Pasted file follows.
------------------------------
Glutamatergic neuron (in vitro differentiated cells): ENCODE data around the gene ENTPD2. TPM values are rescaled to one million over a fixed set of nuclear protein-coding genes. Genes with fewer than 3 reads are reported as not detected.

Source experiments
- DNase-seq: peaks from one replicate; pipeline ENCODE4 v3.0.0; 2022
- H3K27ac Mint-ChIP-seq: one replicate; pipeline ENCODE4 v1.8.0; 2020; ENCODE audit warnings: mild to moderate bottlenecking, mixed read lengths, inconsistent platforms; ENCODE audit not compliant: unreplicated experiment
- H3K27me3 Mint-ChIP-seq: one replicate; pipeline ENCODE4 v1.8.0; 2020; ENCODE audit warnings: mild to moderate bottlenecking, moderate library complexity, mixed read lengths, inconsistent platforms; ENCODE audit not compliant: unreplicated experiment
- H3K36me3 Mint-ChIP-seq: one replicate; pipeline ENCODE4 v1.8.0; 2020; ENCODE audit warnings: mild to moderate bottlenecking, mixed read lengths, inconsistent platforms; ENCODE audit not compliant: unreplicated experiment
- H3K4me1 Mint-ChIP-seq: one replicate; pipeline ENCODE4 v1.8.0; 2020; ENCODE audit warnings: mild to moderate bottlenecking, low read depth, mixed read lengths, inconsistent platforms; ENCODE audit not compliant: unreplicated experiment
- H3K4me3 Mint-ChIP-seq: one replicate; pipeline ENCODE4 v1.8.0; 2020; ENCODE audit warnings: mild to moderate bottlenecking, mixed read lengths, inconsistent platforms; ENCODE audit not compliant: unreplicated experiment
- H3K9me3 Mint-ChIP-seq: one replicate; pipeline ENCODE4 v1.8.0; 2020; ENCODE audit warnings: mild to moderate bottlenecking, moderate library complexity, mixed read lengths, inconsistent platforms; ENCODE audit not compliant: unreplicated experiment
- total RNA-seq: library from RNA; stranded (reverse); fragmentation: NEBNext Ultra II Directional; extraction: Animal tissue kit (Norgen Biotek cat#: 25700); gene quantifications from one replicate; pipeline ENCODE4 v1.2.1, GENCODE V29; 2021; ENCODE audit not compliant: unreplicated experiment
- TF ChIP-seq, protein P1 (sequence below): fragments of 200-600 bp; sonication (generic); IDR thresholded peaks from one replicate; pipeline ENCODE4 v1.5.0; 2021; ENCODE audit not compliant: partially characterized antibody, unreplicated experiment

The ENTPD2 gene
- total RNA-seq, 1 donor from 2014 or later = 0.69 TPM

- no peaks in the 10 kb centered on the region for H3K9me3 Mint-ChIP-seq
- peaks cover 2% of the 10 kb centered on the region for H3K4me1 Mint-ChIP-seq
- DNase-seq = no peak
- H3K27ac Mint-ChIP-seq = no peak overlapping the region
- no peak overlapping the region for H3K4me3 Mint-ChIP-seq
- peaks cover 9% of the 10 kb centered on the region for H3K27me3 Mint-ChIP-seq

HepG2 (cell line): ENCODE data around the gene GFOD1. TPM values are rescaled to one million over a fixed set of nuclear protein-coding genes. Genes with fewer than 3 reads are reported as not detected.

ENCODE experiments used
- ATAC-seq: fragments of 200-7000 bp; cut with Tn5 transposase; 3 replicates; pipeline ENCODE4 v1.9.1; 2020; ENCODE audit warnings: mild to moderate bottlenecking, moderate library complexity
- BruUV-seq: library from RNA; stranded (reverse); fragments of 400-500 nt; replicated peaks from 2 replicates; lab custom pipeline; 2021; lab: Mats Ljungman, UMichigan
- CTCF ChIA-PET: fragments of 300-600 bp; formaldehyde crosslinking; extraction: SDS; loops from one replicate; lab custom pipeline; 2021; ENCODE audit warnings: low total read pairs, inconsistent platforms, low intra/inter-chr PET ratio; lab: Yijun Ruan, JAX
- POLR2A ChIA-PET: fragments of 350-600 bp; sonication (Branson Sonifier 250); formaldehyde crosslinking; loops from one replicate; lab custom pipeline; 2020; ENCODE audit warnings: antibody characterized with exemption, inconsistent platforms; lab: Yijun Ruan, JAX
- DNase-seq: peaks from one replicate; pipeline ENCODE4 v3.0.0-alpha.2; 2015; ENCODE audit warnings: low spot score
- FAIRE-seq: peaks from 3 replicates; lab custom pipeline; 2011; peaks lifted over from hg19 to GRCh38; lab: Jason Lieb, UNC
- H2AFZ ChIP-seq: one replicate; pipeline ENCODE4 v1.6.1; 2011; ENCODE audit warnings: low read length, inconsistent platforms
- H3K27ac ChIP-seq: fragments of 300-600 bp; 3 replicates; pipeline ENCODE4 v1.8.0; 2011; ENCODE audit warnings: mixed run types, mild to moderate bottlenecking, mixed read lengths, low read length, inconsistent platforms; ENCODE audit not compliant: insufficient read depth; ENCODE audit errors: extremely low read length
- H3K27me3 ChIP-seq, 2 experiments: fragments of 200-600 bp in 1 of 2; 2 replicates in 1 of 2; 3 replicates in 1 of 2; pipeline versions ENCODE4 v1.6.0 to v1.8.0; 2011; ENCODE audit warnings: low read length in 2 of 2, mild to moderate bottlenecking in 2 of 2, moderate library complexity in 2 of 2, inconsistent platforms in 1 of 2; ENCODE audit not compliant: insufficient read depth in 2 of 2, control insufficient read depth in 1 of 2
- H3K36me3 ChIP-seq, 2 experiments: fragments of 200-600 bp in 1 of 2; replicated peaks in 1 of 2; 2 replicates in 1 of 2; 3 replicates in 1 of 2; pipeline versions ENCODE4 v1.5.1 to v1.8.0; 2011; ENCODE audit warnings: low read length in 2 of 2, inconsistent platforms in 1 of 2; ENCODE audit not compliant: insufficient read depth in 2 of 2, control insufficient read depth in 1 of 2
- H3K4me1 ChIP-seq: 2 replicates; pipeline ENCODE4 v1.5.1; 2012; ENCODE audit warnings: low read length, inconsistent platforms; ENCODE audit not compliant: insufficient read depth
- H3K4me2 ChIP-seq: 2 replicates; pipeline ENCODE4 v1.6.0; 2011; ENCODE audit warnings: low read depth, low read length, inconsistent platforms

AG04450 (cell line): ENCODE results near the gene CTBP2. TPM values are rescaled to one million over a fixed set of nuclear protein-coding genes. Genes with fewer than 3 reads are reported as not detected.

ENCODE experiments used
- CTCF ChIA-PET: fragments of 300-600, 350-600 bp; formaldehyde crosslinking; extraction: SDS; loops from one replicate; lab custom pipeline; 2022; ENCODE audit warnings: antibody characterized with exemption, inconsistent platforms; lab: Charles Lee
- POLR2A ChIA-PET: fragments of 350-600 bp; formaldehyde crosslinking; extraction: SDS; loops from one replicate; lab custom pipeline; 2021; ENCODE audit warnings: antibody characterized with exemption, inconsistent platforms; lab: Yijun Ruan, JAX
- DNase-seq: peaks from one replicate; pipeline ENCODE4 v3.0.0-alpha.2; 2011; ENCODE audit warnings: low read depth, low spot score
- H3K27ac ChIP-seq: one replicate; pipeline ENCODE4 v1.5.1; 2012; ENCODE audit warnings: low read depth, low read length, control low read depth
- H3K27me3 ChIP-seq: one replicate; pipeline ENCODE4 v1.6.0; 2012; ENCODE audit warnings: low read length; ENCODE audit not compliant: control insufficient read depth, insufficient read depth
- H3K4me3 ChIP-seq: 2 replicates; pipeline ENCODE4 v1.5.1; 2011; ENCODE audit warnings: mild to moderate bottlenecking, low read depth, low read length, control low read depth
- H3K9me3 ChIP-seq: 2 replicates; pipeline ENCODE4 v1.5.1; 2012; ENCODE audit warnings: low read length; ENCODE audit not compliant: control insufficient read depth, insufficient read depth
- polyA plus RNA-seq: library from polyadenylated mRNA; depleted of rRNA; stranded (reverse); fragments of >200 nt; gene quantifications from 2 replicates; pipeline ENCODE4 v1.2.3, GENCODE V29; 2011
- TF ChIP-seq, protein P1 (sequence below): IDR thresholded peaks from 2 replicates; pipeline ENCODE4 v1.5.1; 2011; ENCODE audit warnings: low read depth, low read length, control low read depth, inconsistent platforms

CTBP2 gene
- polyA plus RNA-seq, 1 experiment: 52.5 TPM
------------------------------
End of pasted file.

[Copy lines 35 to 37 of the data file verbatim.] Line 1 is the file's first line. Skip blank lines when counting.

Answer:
ENCODE experiments used
- CTCF ChIA-PET: fragments of 300-600, 350-600 bp; formaldehyde crosslinking; extraction: SDS; loops from one replicate; lab custom pipeline; 2022; ENCODE audit warnings: antibody characterized with exemption, inconsistent platforms; lab: Charles Lee
- POLR2A ChIA-PET: fragments of 350-600 bp; formaldehyde crosslinking; extraction: SDS; loops from one replicate; lab custom pipeline; 2021; ENCODE audit warnings: antibody characterized with exemption, inconsistent platforms; lab: Yijun Ruan, JAX